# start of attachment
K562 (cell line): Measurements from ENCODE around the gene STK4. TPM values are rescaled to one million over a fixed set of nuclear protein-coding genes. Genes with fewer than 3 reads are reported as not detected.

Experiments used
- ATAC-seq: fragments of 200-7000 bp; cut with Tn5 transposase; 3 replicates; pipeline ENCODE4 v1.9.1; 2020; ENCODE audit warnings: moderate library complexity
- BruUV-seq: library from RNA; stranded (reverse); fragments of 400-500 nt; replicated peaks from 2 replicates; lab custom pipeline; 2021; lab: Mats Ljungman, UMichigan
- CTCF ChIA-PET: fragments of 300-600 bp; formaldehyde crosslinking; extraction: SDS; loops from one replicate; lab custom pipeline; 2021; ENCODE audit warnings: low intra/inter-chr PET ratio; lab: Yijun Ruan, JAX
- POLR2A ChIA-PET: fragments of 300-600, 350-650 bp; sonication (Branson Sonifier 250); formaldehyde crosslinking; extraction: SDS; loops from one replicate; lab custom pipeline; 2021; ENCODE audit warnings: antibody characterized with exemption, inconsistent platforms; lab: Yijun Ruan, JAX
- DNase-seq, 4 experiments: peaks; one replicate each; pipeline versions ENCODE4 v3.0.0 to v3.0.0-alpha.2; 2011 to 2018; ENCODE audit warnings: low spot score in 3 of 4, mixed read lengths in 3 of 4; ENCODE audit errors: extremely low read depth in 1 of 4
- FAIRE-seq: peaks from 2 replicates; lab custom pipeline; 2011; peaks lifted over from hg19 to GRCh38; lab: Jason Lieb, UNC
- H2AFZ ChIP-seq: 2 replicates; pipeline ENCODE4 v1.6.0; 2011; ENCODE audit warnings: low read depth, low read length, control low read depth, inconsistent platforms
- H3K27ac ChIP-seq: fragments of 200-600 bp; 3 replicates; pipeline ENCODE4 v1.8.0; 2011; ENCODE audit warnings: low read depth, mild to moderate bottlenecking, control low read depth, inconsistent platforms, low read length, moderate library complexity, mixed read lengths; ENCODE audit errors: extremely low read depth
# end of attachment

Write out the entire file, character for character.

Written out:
K562 (cell line): Measurements from ENCODE around the gene STK4. TPM values are rescaled to one million over a fixed set of nuclear protein-coding genes. Genes with fewer than 3 reads are reported as not detected.

Experiments used
- ATAC-seq: fragments of 200-7000 bp; cut with Tn5 transposase; 3 replicates; pipeline ENCODE4 v1.9.1; 2020; ENCODE audit warnings: moderate library complexity
- BruUV-seq: library from RNA; stranded (reverse); fragments of 400-500 nt; replicated peaks from 2 replicates; lab custom pipeline; 2021; lab: Mats Ljungman, UMichigan
- CTCF ChIA-PET: fragments of 300-600 bp; formaldehyde crosslinking; extraction: SDS; loops from one replicate; lab custom pipeline; 2021; ENCODE audit warnings: low intra/inter-chr PET ratio; lab: Yijun Ruan, JAX
- POLR2A ChIA-PET: fragments of 300-600, 350-650 bp; sonication (Branson Sonifier 250); formaldehyde crosslinking; extraction: SDS; loops from one replicate; lab custom pipeline; 2021; ENCODE audit warnings: antibody characterized with exemption, inconsistent platforms; lab: Yijun Ruan, JAX
- DNase-seq, 4 experiments: peaks; one replicate each; pipeline versions ENCODE4 v3.0.0 to v3.0.0-alpha.2; 2011 to 2018; ENCODE audit warnings: low spot score in 3 of 4, mixed read lengths in 3 of 4; ENCODE audit errors: extremely low read depth in 1 of 4
- FAIRE-seq: peaks from 2 replicates; lab custom pipeline; 2011; peaks lifted over from hg19 to GRCh38; lab: Jason Lieb, UNC
- H2AFZ ChIP-seq: 2 replicates; pipeline ENCODE4 v1.6.0; 2011; ENCODE audit warnings: low read depth, low read length, control low read depth, inconsistent platforms
- H3K27ac ChIP-seq: fragments of 200-600 bp; 3 replicates; pipeline ENCODE4 v1.8.0; 2011; ENCODE audit warnings: low read depth, mild to moderate bottlenecking, control low read depth, inconsistent platforms, low read length, moderate library complexity, mixed read lengths; ENCODE audit errors: extremely low read depth